INTIMATE APPAREL by Lynn Nottage, directed by Philip Akin, with Raven Dauda, Lisa Berry, Marium Carvell, Kevin Hanchard, Alex Poch-Goldin and Carly Street. Presented by Obsidian at Berkeley Street Theatre (26 Berkeley). Previews today (Thursday, January 17), opens Friday (January 18) and runs to February 3, Tuesday-Saturday 8 pm, matinees Saturday-Sunday 2 pm. $20-$30, stu/srs $15, preview $12. 416-368-3110. Rating: NNNNN
In Intimate Apparel, playwright Lynn Nottage stitches together the story of Esther, a black seamstress living in 1905 New York City.
Creating elegant undergarments for upper-class whites and black prostitutes, she moves between worlds by keeping to herself, secure in her skills and content with her lot.
Things change when she starts a correspondence with George, a construction worker on the Panama Canal whose letters awaken Esther to the possibility of a new emotional and sexual life.
“The first week of rehearsal, I discovered that Esther is a hero,” smiles actor Raven Dauda. “She’s a strong woman who knows her place in life, is grounded in her faith and has a sense of pride in her work.
“There’s nothing flashy about Esther, a fact that she probably struggled with at some point, but now she contents herself with making others beautiful by creating exquisite items of clothing that lie so close to their skin, it’s as if she’s in touch with their souls.
“That’s where she finds her own beauty,” confides Dauda, who has appeared in Twilight Café and ’da kink in my hair. But at 35, living with a landlady who’s pushing a suitor on Esther,
the seamstress discovers an additional possibility of happiness when George writes to her. Shy, she turns to two clients, the wealthy socialite Mrs. Van Buren and the prostitute Mayme, for help in responding to him.
Despite their social differences, the two clients have some striking similarities. Both have trouble with the men in their lives, and both look to Esther for companionship. Esther even sews identical corsets for them.
“Love is the throughline in this play,” notes Lisa Berry, who plays Mayme. “Everyone in Intimate Apparel wants to love and be loved. The script explores the lengths people will go to get that love, which is sometimes not right, sometimes unspoken, sometimes heart-wrenching.”
Esther finds an unexpected source of affection in Mr. Marks, an Orthodox Jew who provides the bolts of cloth for her work.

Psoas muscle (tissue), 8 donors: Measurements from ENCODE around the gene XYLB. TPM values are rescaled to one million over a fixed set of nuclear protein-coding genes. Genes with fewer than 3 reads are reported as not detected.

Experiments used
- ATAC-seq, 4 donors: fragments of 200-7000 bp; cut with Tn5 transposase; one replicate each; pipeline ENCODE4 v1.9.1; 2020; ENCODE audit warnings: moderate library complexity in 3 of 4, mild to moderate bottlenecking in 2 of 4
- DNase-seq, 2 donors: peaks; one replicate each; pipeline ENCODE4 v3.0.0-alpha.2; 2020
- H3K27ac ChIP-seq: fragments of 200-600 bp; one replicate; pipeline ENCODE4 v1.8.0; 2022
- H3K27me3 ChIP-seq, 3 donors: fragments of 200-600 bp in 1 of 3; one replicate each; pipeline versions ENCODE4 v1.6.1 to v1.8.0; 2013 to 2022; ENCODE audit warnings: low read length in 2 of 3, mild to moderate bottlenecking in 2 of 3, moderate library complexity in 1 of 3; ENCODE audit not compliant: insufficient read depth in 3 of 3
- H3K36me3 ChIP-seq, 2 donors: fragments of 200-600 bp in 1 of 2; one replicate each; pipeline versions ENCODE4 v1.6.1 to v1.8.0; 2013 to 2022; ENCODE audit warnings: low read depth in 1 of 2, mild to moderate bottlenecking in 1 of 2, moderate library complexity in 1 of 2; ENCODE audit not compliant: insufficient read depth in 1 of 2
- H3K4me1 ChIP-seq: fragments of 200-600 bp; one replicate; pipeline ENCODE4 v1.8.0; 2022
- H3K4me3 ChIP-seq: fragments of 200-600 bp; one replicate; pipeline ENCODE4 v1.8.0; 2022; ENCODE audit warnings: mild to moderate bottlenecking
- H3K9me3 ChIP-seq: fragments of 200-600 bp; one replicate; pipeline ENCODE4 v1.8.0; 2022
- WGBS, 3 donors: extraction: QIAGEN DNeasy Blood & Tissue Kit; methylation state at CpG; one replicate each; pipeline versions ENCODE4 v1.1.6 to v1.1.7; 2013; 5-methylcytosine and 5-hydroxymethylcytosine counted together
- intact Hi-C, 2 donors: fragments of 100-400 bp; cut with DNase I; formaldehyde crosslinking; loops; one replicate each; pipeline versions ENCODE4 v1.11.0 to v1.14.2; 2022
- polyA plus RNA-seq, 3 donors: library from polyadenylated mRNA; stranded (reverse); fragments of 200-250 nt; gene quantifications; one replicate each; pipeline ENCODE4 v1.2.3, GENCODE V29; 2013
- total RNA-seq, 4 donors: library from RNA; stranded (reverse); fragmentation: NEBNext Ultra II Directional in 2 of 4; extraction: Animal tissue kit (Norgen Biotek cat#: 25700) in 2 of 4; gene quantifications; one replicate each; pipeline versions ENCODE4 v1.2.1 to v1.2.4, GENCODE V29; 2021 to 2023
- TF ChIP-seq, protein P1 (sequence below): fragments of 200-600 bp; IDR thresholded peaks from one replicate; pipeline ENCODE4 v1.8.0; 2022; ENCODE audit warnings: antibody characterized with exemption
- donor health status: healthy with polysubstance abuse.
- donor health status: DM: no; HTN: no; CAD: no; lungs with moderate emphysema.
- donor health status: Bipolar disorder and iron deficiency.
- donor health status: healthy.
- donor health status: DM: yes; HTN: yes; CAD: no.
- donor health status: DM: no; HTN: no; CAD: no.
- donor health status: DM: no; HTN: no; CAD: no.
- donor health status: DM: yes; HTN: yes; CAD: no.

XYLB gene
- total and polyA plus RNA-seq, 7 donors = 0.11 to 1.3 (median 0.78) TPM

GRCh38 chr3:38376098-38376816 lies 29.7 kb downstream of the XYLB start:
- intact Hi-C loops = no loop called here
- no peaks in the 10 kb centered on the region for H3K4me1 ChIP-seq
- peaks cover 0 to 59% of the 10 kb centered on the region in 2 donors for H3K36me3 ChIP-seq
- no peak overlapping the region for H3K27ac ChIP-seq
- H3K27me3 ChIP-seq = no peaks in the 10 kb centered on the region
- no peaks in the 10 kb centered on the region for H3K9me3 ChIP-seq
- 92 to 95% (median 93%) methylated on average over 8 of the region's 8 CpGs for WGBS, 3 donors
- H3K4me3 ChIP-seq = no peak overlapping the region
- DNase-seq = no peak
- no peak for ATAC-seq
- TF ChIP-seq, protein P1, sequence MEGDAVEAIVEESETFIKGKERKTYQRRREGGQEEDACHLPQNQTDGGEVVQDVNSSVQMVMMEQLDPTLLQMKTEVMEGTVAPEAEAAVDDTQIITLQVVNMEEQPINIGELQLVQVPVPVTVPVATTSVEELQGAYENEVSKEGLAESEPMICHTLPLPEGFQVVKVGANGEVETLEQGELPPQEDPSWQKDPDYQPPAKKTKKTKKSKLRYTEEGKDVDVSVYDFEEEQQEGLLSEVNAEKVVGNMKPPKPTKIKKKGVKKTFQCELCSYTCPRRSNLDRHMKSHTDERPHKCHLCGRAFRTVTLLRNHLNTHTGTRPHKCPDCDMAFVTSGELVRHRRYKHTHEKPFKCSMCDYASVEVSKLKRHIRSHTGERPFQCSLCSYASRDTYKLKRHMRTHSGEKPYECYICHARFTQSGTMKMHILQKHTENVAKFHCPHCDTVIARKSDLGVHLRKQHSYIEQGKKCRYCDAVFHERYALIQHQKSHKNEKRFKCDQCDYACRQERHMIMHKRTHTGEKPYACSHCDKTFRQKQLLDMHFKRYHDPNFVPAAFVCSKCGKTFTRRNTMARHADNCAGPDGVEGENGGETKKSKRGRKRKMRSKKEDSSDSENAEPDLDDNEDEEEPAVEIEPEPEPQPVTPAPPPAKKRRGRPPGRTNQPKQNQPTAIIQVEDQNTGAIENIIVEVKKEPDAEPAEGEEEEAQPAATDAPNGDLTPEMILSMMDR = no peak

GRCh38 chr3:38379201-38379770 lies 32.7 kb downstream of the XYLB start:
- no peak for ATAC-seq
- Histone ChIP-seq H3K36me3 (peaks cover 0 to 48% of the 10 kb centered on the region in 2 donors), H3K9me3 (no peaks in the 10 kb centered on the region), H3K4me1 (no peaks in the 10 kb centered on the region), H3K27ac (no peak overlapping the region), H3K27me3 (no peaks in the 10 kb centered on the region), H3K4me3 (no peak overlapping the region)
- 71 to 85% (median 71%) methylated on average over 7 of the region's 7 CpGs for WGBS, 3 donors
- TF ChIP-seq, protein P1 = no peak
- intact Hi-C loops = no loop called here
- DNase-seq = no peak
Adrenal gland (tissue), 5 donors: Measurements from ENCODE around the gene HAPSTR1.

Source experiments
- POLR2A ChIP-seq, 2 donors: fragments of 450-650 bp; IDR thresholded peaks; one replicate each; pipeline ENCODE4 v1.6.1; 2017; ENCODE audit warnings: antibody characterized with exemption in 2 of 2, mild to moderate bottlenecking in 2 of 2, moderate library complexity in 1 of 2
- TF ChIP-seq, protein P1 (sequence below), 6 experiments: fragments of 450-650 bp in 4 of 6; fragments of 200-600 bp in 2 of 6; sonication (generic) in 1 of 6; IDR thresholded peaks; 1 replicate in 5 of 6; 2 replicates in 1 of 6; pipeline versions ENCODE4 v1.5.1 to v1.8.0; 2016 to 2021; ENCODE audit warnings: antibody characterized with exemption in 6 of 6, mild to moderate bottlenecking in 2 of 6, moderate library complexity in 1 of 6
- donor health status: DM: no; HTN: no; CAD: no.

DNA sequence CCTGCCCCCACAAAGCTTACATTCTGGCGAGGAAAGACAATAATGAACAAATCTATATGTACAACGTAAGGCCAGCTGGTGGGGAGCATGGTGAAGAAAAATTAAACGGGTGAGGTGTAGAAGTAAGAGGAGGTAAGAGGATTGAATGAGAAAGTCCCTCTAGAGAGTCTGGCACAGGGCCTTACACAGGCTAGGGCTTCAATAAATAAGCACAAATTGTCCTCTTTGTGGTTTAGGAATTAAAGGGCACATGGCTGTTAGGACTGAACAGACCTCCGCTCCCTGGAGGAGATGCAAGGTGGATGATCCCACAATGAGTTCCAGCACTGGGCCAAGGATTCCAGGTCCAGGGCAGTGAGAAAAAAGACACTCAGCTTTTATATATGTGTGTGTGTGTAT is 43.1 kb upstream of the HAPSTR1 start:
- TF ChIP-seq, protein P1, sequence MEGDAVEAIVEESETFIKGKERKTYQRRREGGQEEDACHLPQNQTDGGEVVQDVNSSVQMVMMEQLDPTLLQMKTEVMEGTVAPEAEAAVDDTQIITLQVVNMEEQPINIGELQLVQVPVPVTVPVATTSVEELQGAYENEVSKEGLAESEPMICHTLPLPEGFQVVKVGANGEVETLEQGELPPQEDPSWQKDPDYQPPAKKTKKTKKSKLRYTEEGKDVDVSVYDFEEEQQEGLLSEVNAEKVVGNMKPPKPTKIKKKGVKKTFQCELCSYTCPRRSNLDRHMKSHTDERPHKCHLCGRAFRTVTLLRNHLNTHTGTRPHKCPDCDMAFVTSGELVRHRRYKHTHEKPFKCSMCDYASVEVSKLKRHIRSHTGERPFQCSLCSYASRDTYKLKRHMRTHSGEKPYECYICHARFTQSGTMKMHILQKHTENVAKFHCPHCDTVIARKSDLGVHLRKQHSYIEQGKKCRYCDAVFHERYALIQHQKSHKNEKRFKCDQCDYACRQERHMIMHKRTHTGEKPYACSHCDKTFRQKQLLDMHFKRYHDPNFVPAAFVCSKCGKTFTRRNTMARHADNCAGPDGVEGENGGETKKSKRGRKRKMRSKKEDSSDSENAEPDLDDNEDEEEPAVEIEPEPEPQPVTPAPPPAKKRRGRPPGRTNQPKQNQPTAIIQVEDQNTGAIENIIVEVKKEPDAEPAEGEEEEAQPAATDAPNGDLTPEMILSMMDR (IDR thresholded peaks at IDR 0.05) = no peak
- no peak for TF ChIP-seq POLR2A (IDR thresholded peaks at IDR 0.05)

“This is a show where love of different sorts is presented subtly, without trumpets, parades or fancy poetic gestures,” says Berry, who spent last summer at Stratford. “At first you wouldn’t think Esther and Mayme would have anything in common, but we see them as giggling schoolgirls, two people who support each other in their lives and dreams.”
“What’s great is that we sister each other,” continues Dauda. The two actors clearly have as close a relationship offstage as they do on.
“Esther is older, but Mayme often seems the elder sister because she’s more worldly. One of the best things about their relationship is that there’s no judgment no matter how dissimilar they are. Yes, sometimes even sisters have a falling out, but it never comes from a malicious place.”
The two performers researched their roles and the period in different ways. Dauda watched PBS videos about period New York: what it was like to live in a tenement, the lot of immigrants, even such details as how one washed.
Berry focused on women of the time, especially women of colour, and the lifestyle of prostitutes.
“There were changing attitudes about if and how women were allowed into bars, and also about the solicitation process,” she offers. “Mayme doesn’t have good experiences with men; she gets roughed up and sometimes stiffed by her johns.
“She may be sexually aggressive, free and in her body, but underneath she’s also self-conscious, a little girl looking for love and acceptance. I think Mayme would really prefer to be someone like Esther.”
The two actors praise the play’s well-drawn characters and the fact that when someone goes offstage you wonder what’s happening to her or him.
“There’s a recognizable humanity in each of them, regardless of colour and money,” concludes Berry. “The playwright has created people whose brief time onstage makes you feel that they really lived, and that you want to know more about them.”